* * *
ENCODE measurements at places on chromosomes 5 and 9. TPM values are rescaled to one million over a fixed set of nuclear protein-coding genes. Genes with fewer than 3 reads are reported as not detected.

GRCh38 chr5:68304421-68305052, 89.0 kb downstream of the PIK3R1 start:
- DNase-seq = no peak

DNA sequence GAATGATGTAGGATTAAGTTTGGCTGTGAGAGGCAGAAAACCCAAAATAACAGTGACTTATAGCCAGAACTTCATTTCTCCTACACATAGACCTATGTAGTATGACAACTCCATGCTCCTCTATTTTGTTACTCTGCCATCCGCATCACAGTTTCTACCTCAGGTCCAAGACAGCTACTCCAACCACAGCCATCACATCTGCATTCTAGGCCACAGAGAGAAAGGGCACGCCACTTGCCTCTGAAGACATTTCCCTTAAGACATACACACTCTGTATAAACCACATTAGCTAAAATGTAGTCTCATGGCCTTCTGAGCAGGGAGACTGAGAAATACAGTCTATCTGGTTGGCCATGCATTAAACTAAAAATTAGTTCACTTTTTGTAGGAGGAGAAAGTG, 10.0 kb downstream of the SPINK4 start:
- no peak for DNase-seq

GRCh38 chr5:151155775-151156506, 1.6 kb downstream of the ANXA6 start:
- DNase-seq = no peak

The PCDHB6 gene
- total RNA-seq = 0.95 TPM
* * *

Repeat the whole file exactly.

ENCODE measurements at places on chromosomes 5 and 9. TPM values are rescaled to one million over a fixed set of nuclear protein-coding genes. Genes with fewer than 3 reads are reported as not detected.

GRCh38 chr5:68304421-68305052, 89.0 kb downstream of the PIK3R1 start:
- DNase-seq = no peak

DNA sequence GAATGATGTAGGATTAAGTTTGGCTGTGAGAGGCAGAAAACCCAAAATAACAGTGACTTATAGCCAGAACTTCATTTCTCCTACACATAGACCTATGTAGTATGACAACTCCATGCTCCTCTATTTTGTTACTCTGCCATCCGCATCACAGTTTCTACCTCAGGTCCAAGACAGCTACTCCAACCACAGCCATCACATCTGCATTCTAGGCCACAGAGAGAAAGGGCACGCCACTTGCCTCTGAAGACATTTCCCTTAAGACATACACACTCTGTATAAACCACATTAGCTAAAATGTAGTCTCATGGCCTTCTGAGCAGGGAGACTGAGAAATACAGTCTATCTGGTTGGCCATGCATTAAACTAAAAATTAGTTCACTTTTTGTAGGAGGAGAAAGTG, 10.0 kb downstream of the SPINK4 start:
- no peak for DNase-seq

GRCh38 chr5:151155775-151156506, 1.6 kb downstream of the ANXA6 start:
- DNase-seq = no peak

The PCDHB6 gene
- total RNA-seq = 0.95 TPM